However, at least one significant issue with Kakerlakenpoker Royal might be seen to exist: that optimal play could be felt to demand picking on the first player to accumulate a few cards. I’ve not yet witnessed this approach utilized, though, nor particularly been the victim of it myself in any of my numerous defeats. Though in certain company vicious play would have a fun of its own, I think it’s easily understood that fully including all players tends to be the best route to a good experience for everyone – and thus, few players need nudging to act this way. I also think players naturally worry that they become more readable the more often they attempt to pass cards to the same player.
Moreover, Kakerlakenpoker Royal does allow an alternative to calling when passed a card. Instead of declaring whether you suspect a player was lying or not, it is possible to peek at a card which was passed to you. If a player does so, he or she must then make his or her own claim about that card (which may or may not be the same as the initial claim), and pass it on to another player. Through this, play can be spread around, and possible spitefulness and repetitiveness mitigated.
It should be explained that Kakerlakenpoker Royal is not an entirely new game: instead, it is an update of 2004’s Kakerlakenpoker and has a few further elements which represent additions to the original. In Kakerlakenpoker Royal, one of each animal is a king or queen. This therefore gives each card two qualities: being a given animal, and being royal or not. When passing a card, a claim can be made about either quality (e.g. – ‘It’s a scorpion!’ or ‘It’s royal!’). A player who must place a royal card in front of himself or herself also has to place an extra card as additional punishment. This additional card is from a set of seven extracted from the regular deck at the beginning of the game to create a punishment deck, the top card of which is left face-up. Attention to the punishment deck is therefore of some importance: if one already has a couple of toads, say, and the current punishment card is a toad, having to take a royal card (toad or otherwise) would be particularly painful.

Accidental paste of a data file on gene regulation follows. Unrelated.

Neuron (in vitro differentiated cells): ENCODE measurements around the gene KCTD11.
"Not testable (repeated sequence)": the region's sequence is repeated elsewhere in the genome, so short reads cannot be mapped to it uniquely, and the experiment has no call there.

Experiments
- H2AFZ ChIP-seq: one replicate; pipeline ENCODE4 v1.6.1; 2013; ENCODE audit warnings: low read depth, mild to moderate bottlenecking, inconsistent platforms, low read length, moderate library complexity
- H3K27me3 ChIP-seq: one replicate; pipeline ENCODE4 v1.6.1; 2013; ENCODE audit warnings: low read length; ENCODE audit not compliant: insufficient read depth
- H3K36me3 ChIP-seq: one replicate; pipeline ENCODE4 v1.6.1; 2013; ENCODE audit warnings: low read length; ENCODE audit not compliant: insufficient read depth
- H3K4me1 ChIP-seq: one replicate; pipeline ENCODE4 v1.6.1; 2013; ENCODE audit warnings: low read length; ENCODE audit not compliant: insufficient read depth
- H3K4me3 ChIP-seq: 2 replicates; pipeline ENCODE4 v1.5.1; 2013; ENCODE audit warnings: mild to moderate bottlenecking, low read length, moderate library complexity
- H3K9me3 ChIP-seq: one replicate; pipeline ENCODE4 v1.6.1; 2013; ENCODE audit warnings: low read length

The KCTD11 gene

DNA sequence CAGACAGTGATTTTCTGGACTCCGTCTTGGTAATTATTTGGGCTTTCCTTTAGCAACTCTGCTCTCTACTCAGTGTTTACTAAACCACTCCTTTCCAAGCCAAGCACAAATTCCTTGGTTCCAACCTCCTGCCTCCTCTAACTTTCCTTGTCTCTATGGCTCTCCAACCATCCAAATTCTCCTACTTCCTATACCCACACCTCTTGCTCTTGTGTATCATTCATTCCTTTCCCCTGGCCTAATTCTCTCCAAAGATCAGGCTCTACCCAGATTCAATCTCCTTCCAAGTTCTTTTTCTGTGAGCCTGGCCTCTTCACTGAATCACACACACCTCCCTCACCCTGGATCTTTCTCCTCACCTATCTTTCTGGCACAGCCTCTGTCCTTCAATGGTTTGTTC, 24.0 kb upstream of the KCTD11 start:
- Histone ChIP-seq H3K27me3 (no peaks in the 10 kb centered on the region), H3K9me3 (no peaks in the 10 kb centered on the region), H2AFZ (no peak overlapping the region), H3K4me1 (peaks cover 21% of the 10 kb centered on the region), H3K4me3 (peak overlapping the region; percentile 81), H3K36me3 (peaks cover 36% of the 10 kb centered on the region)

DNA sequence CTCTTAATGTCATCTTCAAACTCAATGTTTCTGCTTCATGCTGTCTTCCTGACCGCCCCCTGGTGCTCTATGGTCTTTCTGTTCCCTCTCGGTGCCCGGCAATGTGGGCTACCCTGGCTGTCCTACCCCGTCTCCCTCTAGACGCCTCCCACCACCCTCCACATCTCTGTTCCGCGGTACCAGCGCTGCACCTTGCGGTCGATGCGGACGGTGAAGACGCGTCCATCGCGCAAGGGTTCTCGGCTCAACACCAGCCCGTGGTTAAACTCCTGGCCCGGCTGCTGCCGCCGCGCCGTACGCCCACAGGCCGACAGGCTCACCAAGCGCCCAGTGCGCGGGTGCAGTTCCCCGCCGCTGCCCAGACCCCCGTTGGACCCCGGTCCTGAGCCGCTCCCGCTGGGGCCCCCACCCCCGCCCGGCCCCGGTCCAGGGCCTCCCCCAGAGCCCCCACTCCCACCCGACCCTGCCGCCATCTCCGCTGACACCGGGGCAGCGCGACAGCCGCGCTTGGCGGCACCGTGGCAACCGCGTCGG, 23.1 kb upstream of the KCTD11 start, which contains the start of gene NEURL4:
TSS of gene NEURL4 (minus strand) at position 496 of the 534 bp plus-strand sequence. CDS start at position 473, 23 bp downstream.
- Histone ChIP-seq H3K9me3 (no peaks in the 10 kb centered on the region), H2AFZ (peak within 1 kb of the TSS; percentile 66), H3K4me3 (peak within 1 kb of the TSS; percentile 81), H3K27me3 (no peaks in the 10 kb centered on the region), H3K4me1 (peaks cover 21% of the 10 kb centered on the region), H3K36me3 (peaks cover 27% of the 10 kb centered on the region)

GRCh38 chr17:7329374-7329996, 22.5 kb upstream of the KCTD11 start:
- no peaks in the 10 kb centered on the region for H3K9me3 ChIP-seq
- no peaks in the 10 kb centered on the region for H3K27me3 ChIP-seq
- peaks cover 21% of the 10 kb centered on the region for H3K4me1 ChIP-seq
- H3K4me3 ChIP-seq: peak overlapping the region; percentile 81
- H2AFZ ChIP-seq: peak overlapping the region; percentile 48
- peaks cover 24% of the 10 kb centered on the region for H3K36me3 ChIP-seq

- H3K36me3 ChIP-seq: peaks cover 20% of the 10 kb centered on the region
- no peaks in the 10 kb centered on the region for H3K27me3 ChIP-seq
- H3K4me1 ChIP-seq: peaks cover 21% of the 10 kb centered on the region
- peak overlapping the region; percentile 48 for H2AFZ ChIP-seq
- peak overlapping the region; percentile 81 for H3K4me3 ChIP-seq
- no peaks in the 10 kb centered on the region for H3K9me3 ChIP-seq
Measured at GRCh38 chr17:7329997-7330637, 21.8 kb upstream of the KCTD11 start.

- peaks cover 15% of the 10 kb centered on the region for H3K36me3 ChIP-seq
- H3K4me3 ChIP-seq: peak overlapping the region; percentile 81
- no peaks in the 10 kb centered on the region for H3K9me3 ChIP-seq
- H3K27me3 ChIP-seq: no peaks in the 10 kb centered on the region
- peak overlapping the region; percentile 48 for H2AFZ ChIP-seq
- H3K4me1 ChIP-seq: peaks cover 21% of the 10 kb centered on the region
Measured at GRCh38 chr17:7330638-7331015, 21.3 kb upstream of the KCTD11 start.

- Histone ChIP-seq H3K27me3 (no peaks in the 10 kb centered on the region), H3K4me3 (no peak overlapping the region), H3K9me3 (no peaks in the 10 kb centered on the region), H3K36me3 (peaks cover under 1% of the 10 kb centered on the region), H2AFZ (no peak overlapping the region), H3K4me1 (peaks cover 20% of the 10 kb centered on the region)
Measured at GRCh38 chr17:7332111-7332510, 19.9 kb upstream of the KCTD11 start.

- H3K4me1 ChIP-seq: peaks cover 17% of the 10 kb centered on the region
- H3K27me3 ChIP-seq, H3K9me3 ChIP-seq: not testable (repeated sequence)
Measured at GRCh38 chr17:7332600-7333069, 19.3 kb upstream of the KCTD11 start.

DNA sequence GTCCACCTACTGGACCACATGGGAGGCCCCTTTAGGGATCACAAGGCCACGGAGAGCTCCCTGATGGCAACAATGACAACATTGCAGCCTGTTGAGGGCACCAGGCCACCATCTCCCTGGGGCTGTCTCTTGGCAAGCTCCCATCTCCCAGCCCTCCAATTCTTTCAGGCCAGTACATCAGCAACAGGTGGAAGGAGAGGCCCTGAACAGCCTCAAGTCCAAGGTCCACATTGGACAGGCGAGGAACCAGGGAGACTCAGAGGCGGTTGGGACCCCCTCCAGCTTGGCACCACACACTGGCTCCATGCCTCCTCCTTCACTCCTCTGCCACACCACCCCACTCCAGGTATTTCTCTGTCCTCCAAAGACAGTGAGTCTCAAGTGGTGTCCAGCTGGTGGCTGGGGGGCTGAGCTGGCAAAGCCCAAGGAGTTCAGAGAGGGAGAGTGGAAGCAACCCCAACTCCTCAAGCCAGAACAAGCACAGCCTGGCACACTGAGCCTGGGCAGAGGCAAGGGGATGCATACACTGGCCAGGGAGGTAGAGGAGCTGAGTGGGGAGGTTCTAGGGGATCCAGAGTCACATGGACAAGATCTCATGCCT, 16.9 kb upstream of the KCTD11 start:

The other additions are two unique cards: one shows no picture: when passed, claims about it are always false. The second, almost the reverse, can represent any animal (and those claims are considered true), though it is false to claim this card as royal. Should a player misread the claim when one of these is passed, instead of placing the special card in front of himself or herself, the player must substitute an appropriate card from his or her hand, or two cards with other pictures (i.e. if the card was passed with the claim that it was a fly, then the player should use one fly card from his or her hand, or two non-fly cards). Then the player takes the special card into his or her hand, and may pass it on when or if he or she wishes. These special cards do give players more options, but I haven’t found the choices they offer to be interesting enough to justify the confusion they often cause.
That the changes from Kakerlakenpoker are slight means that Kakerlakenpoker Royal retains the feel of a game from an earlier time. In my view, this is not to its detriment. It is pure in its focus in a way few games of this period are: lying and reading lies is everything here. That’s not just fine, that’s great. It means this game cannot really be gamed, only played, and Kakerlakenpoker Royal is a game which it is a joy to play.